One of my favorite HF activities is participation on the Geratol Net. This is a WAS net that operates every night at 0100 UTC between October and April on 3.668 MHz. Earning the BASIC award is the main goal of most, and this tough award requires working an Extra Class ham with an Extra Class formatted call sign in the Extra Class portion of the U.S. phone band in each of the 50 U.S. states. I achieved my BASIC award in January 2011 and am now the proud holder of Geratol number 2598. I received the Director Award in February 2011 and now hold Director Number 708.
As of 2014, I have been continuously licensed as a ham for 25 years. With this in mind, I decided to join the Quarter Century Wireless Association (“QCWA”) and was given QCWA #36339.
The Ham Shack
For HF in the ham shack, I currently operate a Icom IC-7851 and an Icom IC-7300 as my backup rig (and for VHF, UHF and D-Star). I love the IC-7851 and it has one of the very best receivers I have ever heard! I use an Electro Voice RE27ND mic the IC-7851 and a Heil PR-781 with the D-Star radios. I don’t use any outboard audio processing equipment and am very satisfied with the customization available in the IC-7851 settings. When I need a few extra S-units, I use an Acom 1010 Linear Amplifier. This is a wonderful amp that is very fast and easy to tune! One of the biggest dilemmas for my operating position is the speaker to use with my radios. After a bit of research, I decided to try a Voice Master speaker and a Sounds Sweet speaker. These speakers produce the best sounding audio I have ever heard coming from my various radios. Because these speakers are very large, I decided to use them for all of my audio (HF, VHF, UHF, D-Star and scanner) and therefore connected both speakers and all equipment through a Peavy PV-10 mixer and small Pyle Pro amplifier that I had sitting around the shack gathering dust. The result is great sounding audio from all sources and the ability to control and blend the audio from each source from one location. I also use a Radiosport headset from time to time.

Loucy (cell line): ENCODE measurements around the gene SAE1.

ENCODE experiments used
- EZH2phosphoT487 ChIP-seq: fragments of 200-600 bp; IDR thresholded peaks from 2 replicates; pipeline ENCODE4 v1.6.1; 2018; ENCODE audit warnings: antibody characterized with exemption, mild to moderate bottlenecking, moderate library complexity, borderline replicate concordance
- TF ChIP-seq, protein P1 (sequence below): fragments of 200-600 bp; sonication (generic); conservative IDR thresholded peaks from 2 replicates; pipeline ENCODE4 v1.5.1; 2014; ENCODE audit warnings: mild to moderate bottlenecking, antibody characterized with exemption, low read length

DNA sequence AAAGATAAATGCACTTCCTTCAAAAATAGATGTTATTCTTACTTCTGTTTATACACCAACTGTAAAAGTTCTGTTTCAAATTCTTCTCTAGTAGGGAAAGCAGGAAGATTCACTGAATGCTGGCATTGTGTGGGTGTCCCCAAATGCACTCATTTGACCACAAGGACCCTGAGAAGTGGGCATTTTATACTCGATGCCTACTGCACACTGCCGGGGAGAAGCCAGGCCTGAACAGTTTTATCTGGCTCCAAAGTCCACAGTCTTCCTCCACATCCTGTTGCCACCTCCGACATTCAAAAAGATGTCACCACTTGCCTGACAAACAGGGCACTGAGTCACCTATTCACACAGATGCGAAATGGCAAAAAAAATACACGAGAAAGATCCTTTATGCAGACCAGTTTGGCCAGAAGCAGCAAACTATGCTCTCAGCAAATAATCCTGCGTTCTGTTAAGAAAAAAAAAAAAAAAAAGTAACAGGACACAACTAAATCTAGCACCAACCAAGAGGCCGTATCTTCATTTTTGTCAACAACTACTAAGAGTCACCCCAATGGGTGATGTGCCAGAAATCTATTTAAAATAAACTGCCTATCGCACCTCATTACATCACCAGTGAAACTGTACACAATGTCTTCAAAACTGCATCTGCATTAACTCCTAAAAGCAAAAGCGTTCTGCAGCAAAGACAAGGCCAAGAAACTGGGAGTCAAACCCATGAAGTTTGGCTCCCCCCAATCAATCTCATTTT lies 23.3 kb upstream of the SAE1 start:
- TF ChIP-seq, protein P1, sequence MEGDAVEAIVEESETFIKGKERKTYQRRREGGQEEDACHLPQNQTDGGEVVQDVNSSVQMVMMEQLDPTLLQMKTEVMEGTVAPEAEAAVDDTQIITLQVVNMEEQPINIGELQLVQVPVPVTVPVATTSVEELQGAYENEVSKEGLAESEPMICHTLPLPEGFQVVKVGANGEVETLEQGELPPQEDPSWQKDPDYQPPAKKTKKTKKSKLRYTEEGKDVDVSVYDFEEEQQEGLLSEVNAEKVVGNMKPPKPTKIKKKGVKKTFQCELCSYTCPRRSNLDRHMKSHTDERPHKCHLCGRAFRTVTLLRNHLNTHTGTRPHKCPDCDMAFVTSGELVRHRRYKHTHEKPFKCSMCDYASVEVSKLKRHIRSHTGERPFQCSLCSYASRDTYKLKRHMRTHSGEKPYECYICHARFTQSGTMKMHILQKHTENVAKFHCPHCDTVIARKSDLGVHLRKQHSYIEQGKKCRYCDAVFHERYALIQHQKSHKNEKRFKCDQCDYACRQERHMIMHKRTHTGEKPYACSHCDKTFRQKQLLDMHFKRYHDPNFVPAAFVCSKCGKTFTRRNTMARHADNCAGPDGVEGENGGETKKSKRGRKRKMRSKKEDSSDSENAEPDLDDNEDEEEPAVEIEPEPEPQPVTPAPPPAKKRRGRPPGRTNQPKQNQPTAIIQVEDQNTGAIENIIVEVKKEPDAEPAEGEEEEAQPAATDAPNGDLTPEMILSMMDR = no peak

A big part of the station is the computer that serves as an integral part of radio control and runs various other ham radio applications. I put together a system consisting of a Micro Center PowerSpec G412. This system is well equipped as follows: